emergent evolution

emergence

[ih-mur-juhns]

In the theory of evolution, the rise of a system that cannot be predicted or explained from antecedent conditions. The British philosopher of science G.H. Lewes (1817–78) distinguished between resultants and emergents—phenomena that are predictable from their constituent parts (e.g., a physical mixture of sand and talcum powder) and those that are not (e.g., a chemical compound such as salt, which looks nothing like sodium or chlorine). The evolutionary account of life is a continuous history marked by stages at which fundamentally new forms have appeared. Each new mode of life, though grounded in the conditions of the previous stage, is intelligible only in terms of its own ordering principle. These are thus cases of emergence. In the philosophy of mind, the primary candidates for the status of emergent properties are mental states and events.

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Emergent evolution is the hypothesis that, in the course of evolution, some entirely new properties, such as life and consciousness, appear at certain critical points, usually because of an unpredictable rearrangement of the already existing entities. The concept has influenced the development of systems theory and complexity theory.

Historical context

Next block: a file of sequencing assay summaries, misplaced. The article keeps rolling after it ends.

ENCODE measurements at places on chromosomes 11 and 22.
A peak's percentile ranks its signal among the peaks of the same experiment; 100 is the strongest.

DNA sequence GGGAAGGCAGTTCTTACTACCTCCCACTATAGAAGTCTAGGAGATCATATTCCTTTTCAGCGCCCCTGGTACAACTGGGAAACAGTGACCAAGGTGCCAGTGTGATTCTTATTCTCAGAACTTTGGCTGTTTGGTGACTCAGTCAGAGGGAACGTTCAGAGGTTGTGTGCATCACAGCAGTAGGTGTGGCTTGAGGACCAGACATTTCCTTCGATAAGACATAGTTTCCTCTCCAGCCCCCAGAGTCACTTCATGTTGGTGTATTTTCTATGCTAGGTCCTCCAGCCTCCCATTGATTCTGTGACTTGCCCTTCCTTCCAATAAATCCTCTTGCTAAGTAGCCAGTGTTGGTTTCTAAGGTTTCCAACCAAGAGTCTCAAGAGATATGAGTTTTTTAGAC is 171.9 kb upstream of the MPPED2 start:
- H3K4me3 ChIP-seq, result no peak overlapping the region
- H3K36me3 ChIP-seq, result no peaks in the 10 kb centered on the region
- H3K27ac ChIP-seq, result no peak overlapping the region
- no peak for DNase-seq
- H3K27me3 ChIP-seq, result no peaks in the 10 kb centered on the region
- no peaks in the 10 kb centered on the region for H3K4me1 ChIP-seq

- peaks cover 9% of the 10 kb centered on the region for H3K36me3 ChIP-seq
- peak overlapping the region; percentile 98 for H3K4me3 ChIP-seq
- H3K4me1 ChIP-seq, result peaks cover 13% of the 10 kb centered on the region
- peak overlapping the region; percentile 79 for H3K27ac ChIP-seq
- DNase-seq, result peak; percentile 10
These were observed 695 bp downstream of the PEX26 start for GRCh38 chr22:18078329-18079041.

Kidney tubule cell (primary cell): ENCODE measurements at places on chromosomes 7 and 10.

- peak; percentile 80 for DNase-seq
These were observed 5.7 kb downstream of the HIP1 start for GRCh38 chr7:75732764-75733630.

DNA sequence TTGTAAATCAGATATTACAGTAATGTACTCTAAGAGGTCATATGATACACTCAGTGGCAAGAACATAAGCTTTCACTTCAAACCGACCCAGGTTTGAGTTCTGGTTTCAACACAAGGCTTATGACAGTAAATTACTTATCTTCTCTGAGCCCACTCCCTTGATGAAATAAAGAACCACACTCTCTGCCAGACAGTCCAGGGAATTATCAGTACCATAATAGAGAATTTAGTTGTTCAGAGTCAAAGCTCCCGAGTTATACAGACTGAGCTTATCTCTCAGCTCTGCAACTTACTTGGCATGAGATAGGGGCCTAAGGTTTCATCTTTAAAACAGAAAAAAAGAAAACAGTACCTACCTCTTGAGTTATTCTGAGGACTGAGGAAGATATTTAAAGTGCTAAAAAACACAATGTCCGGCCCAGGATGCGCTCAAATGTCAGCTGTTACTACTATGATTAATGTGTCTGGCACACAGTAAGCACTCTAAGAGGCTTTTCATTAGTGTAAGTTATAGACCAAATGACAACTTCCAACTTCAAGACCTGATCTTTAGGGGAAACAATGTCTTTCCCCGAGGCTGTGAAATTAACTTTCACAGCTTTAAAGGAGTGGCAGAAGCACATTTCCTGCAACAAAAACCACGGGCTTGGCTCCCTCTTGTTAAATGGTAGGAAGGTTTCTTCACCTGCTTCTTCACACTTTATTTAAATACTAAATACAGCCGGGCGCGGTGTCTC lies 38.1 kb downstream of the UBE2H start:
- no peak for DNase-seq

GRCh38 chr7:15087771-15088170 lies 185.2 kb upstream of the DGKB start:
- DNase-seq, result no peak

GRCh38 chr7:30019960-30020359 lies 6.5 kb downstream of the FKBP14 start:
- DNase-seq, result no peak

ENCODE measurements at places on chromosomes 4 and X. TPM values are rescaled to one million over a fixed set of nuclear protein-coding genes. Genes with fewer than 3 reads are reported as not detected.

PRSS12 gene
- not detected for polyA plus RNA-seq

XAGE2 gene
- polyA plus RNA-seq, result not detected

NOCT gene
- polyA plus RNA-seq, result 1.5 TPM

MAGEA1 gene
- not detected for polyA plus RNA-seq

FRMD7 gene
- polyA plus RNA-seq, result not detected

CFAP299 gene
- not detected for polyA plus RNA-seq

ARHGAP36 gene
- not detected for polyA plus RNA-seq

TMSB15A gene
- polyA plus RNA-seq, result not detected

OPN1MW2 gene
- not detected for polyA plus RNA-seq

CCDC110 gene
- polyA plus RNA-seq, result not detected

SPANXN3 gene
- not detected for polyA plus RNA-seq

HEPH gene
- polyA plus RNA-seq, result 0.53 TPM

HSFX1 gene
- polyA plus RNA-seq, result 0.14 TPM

The word emergent was first used to describe the concept by George Lewes in volume two of his 1875 book Problems of Life and Mind (p. 412). Henri Bergson covered similar themes in the popular book Creative Evolution in 1907. It was further developed by Samuel Alexander in his Gifford Lectures at Glasgow during 1916–18 and published as Space, Time, and Deity (1920). The term emergent evolution was coined by C. Lloyd Morgan in his own Gifford lectures of 1921–22 at St. Andrews and published as Emergent Evolution (1923). In an appendix to one lecture in his book, Morgan acknowledged the contributions of Roy Wood Sellars' Evolutionary Naturalism (1922).

References

  • George H. Lewes, Problems of Life and Mind, First Series: The Foundations of a Creed, vol. II (1875). University of Michigan Library: ISBN 1425555780
  • Henri Bergson, Creative Evolution (1911, English translation of L'Evolution créatrice), Dover Publications 1998: ISBN 0-486-40036-0
  • Samuel Alexander, Space, Time, and Deity (1920). Kessinger Publishing reprint: ISBN 0766187020 vol 1 online version
  • C. Lloyd Morgan, Emergent Evolution (1923). Henry Holt and Co., ISBN 0-40460468-4, online version

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